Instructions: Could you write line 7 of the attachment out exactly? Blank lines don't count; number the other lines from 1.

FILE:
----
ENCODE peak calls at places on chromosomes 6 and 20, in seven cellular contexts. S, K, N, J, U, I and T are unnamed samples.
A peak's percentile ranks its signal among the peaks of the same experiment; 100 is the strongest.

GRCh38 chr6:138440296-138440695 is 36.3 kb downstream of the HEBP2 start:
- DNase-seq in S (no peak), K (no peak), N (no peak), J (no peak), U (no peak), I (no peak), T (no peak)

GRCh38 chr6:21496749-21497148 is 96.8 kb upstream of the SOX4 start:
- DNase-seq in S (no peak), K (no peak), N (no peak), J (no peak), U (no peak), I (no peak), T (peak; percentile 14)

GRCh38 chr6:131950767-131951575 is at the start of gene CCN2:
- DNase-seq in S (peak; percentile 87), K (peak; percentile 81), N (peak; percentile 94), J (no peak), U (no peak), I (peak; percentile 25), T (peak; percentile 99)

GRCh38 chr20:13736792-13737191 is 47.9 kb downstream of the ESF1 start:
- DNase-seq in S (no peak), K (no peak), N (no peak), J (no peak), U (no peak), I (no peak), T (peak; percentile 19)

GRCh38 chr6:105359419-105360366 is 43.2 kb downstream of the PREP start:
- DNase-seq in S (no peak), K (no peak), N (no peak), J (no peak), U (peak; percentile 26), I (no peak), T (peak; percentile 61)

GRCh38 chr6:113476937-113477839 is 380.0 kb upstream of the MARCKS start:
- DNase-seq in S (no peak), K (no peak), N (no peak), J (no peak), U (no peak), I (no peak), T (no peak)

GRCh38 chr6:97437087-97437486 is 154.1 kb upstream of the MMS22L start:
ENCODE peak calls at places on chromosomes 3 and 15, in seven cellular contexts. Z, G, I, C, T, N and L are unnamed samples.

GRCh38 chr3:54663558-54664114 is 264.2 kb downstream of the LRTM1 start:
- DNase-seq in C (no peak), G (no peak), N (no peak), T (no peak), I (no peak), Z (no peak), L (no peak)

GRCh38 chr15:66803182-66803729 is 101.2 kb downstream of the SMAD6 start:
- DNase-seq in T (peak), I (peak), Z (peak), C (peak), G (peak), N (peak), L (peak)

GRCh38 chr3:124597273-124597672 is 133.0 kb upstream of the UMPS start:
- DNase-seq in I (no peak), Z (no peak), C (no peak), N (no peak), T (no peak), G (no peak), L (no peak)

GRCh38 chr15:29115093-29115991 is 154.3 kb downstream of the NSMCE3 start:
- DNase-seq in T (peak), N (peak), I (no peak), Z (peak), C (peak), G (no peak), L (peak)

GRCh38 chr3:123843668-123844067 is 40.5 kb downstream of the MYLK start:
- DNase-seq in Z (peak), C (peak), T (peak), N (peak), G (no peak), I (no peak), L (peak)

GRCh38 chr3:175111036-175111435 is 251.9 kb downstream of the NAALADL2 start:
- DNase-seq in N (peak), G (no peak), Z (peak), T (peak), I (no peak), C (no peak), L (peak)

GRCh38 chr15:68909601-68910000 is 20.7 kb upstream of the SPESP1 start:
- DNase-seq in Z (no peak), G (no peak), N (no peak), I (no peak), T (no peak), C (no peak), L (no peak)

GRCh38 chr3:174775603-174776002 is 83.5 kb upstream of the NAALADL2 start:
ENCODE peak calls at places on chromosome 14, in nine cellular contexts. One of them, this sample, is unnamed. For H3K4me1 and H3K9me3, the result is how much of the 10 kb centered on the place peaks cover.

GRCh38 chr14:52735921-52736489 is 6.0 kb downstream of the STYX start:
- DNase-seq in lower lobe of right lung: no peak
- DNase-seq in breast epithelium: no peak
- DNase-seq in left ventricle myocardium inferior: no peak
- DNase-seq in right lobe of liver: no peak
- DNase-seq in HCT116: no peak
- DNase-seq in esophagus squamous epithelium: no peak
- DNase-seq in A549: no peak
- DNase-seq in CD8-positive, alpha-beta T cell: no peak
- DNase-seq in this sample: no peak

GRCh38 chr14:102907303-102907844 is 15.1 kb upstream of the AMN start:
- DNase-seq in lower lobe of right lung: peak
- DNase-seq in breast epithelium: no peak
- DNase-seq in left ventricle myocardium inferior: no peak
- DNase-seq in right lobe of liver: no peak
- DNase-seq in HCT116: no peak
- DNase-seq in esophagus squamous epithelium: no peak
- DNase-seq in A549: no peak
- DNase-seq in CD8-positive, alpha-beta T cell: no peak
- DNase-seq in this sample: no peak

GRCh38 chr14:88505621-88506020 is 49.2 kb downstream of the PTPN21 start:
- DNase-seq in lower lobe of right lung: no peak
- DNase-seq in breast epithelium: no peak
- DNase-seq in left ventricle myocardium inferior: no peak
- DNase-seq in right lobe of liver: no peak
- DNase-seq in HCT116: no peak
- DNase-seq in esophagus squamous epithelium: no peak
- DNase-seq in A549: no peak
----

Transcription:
GRCh38 chr6:131950767-131951575 is at the start of gene CCN2: